Treatment Options for a Congenitally Missing Lateral Incisor

Figure 1. The patient has abundant keratinized tissue and bone, but has limited interdental space. The canine has delayed passive eruption and requires crown lengthening.
Figure 2. The BioHorizons Maximus implant is one piece, 3 mm in diameter, and manufactured in lengths of 12 mm, 15 mm, and 18 mm. The abutment height is 8 mm.
Figure 3. A small-diameter implant is placed to restore a missing lateral incisor.
Figure 4. Two years post implantation, the single-tooth implant crown restored the patient to normal function and aesthetics.
Figure 5. The 3-mm, soft-tissue trephine drill is followed by a coarse diamond bur to contour the soft-tissue drape of the crown. Crown lengthening has begun on the canine.
Figure 6. The alignment drill initially prepares the bone to receive the implant at the angulation. An alignment drill also is used to prepare the crest of the ridge 3 mm below the free gingival margin and prepare a flat area on the bone for the 2-mm drill stop. This region allows the abutment to be positioned ideally within the bone.
Figure 7. A periapical radiograph of the alignment drill is used to evaluate the interdental position.
Figure 8. A trial implant abutment is designed to fit the initial osteotomy.
Figure 9. The trial abutment allows the evaluation of the abutment location for aesthetics and occlusion.
Figure 10. A 2-mm drill prepares the osteotomy to a depth of 12, 15, or 18 mm. Longer implants have an advantage when the implant abutment and body are one piece. A periapical radiograph may confirm the interdental position of the 2-mm drill and is also used to evaluate the length of the implant site.
Figure 11. The 1-piece implant body/abutment may be inserted with a hard wrench or a handpiece at 30 rpm or less.
Figure 12. The final implant position. If required, a No. 702L high-speed bur and copious amounts of water are used to prepare the abutment for the transitional crown.

Figure 13. A transitional crown, completely out of occlusion, is joined to a canine, which is not mobile. The diet is restricted to soft food.

Figure 14. The final crown is cemented into position. The crown-lengthening procedure on the canine improved the aesthetic result.

Seventy percent of the adult population in the United States is missing at least one tooth (not including third molars).1 The most common missing maxillary anterior teeth are the central incisor (as a result of trauma or endodontic failure) and the lateral incisor (congenital absence).2,3 This article presents a case report for the treatment of a missing maxillary lateral incisor.

 

PATIENT PRESENTATION

A 20-year-old male presented to the office with a congenitally missing lateral incisor. All the remaining teeth were healthy. The intertooth space was 5.5 mm. The available bone was greater than 5 mm in width and 16 mm in height. The soft tissues associated with the central incisor and edentulous site were within normal limits. The maxillary canine demonstrated delayed passive eruption and a short clinical crown (Figure 1).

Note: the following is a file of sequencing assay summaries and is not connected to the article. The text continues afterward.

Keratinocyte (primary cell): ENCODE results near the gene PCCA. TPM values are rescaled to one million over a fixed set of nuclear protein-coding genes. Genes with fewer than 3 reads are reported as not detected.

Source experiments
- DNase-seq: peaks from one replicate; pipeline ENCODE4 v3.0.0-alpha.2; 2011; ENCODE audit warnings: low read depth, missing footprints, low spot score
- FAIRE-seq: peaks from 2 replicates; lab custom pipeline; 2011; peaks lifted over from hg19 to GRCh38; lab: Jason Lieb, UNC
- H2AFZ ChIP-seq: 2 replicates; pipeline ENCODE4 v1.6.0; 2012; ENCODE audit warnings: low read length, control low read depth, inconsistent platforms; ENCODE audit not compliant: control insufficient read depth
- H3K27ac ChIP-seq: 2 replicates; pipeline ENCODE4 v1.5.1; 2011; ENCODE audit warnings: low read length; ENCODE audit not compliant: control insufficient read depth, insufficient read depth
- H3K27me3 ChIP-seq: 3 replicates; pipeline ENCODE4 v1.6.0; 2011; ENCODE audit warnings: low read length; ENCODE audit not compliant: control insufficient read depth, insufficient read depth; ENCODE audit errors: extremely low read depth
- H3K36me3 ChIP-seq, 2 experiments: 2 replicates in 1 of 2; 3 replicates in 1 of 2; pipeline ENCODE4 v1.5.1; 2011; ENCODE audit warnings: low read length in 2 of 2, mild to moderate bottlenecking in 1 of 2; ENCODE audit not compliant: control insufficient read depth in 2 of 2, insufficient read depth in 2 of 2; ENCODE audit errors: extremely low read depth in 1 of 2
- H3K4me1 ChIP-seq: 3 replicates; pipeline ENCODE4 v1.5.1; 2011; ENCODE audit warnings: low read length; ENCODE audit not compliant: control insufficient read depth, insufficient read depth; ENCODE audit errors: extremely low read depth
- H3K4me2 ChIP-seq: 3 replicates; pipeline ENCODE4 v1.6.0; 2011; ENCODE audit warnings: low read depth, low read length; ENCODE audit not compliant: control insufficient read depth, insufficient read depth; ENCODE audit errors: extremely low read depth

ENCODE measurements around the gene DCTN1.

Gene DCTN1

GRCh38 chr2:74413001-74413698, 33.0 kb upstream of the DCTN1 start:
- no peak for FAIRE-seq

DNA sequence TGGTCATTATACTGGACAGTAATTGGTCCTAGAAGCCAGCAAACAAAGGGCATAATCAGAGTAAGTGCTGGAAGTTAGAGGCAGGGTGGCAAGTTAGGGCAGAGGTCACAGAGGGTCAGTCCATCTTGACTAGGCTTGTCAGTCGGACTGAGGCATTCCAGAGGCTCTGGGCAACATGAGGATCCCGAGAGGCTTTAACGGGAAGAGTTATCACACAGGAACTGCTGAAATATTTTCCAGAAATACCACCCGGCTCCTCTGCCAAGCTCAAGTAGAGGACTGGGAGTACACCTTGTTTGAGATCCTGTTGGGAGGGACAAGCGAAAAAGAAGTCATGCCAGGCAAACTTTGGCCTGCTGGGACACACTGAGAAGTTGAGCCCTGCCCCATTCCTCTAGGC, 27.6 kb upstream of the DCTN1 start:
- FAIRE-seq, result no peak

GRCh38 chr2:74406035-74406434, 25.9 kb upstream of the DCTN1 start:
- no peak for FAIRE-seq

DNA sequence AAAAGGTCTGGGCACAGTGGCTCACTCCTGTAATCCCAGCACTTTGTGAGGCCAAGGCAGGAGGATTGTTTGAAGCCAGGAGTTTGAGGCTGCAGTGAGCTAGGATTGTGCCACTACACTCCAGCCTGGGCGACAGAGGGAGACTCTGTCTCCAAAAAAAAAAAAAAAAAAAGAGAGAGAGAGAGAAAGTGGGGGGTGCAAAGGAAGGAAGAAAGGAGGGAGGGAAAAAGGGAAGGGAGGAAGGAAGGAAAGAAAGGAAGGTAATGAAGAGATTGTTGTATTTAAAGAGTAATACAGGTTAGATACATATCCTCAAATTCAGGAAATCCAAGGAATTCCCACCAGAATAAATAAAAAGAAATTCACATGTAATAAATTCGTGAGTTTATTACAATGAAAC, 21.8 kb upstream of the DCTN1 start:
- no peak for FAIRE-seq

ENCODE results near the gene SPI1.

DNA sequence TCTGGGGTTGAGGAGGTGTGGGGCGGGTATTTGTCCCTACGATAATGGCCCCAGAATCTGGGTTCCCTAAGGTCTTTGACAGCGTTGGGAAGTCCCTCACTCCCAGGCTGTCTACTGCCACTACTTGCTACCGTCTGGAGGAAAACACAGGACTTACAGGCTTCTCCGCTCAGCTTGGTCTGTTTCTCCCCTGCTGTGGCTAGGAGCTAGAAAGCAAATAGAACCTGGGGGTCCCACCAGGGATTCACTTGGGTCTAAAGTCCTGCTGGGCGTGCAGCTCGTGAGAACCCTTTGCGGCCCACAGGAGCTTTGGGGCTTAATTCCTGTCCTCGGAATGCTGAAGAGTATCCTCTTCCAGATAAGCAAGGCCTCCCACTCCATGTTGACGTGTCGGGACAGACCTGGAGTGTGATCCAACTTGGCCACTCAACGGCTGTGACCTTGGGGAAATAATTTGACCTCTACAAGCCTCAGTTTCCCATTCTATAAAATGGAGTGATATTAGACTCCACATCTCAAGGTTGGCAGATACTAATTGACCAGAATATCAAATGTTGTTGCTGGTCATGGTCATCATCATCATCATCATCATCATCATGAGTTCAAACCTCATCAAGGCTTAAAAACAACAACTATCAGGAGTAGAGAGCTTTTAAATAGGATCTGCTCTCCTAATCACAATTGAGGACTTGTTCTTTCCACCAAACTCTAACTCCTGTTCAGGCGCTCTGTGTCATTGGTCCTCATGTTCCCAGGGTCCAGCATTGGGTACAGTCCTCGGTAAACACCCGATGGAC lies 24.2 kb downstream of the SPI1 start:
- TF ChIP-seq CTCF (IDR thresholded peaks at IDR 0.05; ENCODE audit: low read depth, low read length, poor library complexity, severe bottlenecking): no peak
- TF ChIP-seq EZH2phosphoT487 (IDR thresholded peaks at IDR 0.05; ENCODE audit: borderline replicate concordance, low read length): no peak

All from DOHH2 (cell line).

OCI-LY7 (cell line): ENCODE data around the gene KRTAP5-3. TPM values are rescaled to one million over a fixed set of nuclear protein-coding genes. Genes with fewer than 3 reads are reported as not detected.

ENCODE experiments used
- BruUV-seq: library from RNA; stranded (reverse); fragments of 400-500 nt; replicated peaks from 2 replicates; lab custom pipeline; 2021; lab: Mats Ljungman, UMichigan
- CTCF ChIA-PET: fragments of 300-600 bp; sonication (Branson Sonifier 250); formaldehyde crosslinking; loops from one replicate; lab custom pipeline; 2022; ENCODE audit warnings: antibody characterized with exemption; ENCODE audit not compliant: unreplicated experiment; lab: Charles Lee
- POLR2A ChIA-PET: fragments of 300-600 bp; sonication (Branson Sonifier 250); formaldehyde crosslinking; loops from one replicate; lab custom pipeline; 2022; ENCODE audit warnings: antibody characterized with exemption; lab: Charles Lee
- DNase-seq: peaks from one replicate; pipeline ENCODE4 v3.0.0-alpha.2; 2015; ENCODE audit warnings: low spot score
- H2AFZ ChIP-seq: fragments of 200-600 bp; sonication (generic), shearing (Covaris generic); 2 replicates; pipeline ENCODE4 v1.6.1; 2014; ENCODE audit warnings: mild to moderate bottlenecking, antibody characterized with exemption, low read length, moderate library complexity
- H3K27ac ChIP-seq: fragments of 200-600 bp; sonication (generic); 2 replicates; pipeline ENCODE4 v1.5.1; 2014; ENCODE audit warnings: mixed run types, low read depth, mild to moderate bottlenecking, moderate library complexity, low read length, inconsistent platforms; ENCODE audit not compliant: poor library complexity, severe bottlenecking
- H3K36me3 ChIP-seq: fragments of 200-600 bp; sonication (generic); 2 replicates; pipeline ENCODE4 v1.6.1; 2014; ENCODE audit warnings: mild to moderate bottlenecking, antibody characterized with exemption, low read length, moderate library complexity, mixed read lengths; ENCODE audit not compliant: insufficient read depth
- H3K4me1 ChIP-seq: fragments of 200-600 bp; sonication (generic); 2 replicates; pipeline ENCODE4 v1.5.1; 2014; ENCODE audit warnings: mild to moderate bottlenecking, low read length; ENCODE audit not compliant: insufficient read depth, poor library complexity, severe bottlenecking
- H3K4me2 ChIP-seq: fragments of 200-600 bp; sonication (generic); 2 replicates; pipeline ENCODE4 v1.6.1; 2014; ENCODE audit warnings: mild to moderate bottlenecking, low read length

OPTIONS FOR TREATMENT

(1) A traditional, 3-unit fixed partial denture (FPD) with the canine and central incisor as abutments.

(2) A cantilever fixed partial denture with a canine abutment.

 

(3) A resin-bonded restoration with canine and central incisor as retainers.

 

(4) Orthodontics to move the canine into the lateral incisor position, a laminate on the canine to make it appear as a lateral incisor, and a crown on the first premolar to make it appear as a canine.

 

(5) A single-tooth implant and crown to replace the missing tooth.

 

A traditional, fixed partial denture (FPD) has the advantage of reduced treatment time. However, the aesthetics of a natural central incisor adjacent to a crown abutment is often a challenge. A traditional FPD has a 50% survival rate of 10 to 15 years, and 15% of the time endodontic therapy will be required for the abutment teeth.4-8 Since prosthesis failure is usually related to caries or endodontic involvement, 8% of abutment teeth are lost within 10 years, and 30% are lost within 15 years.5-6

 

 

A cantilevered FPD from the canine has better aesthetics as compared to a traditional FPD. A disadvantage is an increased risk of loss of the cement seal of the abutment, especially if parafunction exists. Caries as a result of loss of the cement seal and/or failure to perform adequate oral hygiene (use of a floss threader under the pontic region) results in loss of the canine in almost one third of the cases within 10 to 15 years.5

A resin-bonded restoration can be considered a transitional prosthesis. The debondingrate can approach 33% within 2 to 5 years.9,10 The incisal edge of the central incisor must have an adequate thickness of enamel to prevent the metal framework from being seen. The abutment teeth should also have no clinical mobility, or the rate of cement failure dramatically increases. Although the likelihood of the need for endodontic treatment as a result of tooth preparation is reduced, caries associated with a partially debonded restoration and/or inadequate oral hygiene is often an important long-term problem.

Orthodontics to close the lateral incisor space is rarely the treatment of choice. The midline often shifts to the side of the missing tooth, since the anterior segment does not have the anchorage to oppose a canine and all posterior teeth. The maxillary canineeminence is also lost with this treatment, so a facial depression may be apparent. The canine rarely appears as a lateral incisor, even when a facial laminate or crown is fabricated for this tooth, since its width and length are different than the contralateral incisor.